Firefighters at one of the Walt Disney World
resorts were warned to stop feeding alligators just two months before a toddler was killed by one less than a mile away.
Fire Station 3 firefighters were asked to stop feeding the alligators around their station, located off Floridian Way on Maple Road. The station is less than a mile from Grand Floridian Resort & Spa,
where 2-year-old Lane Graves was vacationing with his family when he was drowned by an alligator.
According to at least three emails obtained by the Orlando Sentinel
, the firefighters for the Reedy Creek Emergency Services
, an organization which provides government services to Walt Disney World, were feeding at least one of the two alligators near their station.
On April 20, communications captain Claude Rogers sent an email to the fire command staff:
"It was brought to our attention firefighters are feeding the alligators (this is illegal)," the email says, according to the Sentinel.
"The communicators have found [one alligator] by the station, near the dumpster, and where they park their cars. As you can imagine this is making the communicators nervous because they are fearful of walking to their car and their leg becoming dinner. We have notified Animal Control to remove the alligator. In the interim could you ask your crews to stop feeding the gator."
After this initial email, the Sentinel
reports Rogers sent another to the Reedy Creek communications employees, writing:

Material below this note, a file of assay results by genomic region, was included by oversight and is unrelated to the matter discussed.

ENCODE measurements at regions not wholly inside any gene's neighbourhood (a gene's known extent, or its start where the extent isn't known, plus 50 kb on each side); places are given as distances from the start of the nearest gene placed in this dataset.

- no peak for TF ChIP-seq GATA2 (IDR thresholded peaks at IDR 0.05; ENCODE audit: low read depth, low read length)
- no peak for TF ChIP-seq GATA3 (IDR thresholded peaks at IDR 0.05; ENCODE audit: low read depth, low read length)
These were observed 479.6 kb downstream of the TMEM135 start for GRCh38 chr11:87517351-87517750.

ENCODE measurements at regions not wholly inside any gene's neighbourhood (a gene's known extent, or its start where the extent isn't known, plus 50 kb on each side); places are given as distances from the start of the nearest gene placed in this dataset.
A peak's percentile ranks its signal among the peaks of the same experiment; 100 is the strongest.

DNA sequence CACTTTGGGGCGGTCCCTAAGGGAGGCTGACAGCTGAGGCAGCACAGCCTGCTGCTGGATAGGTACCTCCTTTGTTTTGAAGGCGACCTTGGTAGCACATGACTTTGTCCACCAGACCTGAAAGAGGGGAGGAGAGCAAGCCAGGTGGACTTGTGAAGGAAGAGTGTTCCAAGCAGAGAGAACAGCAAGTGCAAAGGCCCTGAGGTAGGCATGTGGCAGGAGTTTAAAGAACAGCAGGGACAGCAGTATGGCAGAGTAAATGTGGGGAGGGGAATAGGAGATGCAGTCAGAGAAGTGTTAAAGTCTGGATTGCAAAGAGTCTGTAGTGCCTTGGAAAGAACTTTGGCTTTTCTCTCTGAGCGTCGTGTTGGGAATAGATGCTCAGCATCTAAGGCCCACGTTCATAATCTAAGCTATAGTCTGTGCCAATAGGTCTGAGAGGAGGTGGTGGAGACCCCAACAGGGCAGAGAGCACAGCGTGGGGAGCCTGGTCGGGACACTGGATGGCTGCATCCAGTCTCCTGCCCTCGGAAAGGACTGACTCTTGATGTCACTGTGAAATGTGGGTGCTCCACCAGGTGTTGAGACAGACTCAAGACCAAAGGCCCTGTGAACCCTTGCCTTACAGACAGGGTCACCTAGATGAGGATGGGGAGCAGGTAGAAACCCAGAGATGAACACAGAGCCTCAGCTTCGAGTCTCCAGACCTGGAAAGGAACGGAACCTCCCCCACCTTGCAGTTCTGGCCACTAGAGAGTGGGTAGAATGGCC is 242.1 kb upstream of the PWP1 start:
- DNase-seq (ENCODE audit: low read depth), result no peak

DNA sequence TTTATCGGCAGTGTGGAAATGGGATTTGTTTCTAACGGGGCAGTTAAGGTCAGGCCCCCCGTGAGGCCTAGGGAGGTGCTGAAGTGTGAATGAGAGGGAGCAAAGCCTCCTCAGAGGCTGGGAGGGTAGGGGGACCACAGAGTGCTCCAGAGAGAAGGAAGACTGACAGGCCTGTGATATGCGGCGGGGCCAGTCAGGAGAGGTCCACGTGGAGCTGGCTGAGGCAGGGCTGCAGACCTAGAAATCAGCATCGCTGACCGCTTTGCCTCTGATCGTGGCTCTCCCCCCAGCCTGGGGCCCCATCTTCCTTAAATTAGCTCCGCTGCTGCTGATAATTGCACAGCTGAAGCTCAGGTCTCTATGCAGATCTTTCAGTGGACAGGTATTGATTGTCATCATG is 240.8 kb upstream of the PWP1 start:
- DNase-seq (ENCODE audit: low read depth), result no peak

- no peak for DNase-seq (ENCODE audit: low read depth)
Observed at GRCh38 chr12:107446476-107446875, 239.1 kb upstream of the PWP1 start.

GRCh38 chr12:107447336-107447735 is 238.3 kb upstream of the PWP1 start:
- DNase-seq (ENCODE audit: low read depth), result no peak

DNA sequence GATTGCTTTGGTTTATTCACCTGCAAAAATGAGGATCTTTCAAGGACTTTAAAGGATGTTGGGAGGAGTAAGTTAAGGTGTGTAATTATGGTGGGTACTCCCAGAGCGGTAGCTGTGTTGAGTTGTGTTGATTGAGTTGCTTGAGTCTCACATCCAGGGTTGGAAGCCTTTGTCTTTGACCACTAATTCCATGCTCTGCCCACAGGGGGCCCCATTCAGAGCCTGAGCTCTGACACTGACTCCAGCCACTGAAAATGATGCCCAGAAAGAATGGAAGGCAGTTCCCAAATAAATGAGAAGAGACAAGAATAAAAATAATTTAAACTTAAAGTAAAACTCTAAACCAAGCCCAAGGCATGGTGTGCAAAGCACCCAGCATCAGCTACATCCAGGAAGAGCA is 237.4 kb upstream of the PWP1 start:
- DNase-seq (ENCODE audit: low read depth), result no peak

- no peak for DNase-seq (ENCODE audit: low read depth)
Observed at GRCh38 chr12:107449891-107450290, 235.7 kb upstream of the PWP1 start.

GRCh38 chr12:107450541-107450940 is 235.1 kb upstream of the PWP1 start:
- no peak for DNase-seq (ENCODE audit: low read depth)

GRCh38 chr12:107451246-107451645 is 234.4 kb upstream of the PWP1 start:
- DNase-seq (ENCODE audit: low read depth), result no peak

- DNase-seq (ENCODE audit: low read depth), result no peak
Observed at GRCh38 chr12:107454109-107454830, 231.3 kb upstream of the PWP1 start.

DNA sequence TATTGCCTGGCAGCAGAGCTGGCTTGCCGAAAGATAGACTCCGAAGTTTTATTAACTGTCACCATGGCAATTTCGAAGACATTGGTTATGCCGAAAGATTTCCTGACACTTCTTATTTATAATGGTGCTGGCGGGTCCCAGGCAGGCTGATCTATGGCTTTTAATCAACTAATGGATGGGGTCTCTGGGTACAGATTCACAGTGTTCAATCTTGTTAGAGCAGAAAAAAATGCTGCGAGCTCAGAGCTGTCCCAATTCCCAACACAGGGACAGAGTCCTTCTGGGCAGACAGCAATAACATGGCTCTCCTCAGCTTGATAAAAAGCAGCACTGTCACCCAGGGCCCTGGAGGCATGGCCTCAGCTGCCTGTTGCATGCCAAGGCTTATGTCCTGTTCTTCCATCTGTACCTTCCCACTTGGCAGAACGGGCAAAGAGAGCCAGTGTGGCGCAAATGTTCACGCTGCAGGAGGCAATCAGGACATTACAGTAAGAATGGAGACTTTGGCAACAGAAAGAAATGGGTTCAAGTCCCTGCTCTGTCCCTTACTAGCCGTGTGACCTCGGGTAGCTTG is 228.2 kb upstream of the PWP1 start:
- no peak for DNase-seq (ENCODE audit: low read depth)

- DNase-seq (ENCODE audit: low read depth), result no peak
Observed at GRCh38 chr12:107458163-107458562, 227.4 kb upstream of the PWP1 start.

"Several people have expressed concern of becoming alligator food because the alligator is seen out of the pond near the building, by the dumpster, and near the cars. The firefighters feeding the alligator only aggravates the situation. … Animal Control has been notified and I have spoken to B/C Brown requesting they tell the firefighters to stop feeding the alligator. He has already spoken to members of his crew and has passed this on to the other shifts."
Reedy Creek District Administrator John Classe says Disney's animal-control department was notified "but he did not know whether either alligator was removed," according to the Sentinel
The gators that firefighters were accused of feeding live in the pond behind the fire station and are estimated to be a baby and a 4- or 5-foot-long gator. Tim Stromsnes, who is president of the Reedy Creek firefighters' union, tells the Sentinel
he heard about a small alligator in the past, but he has never seen anybody or heard of anybody feeding it.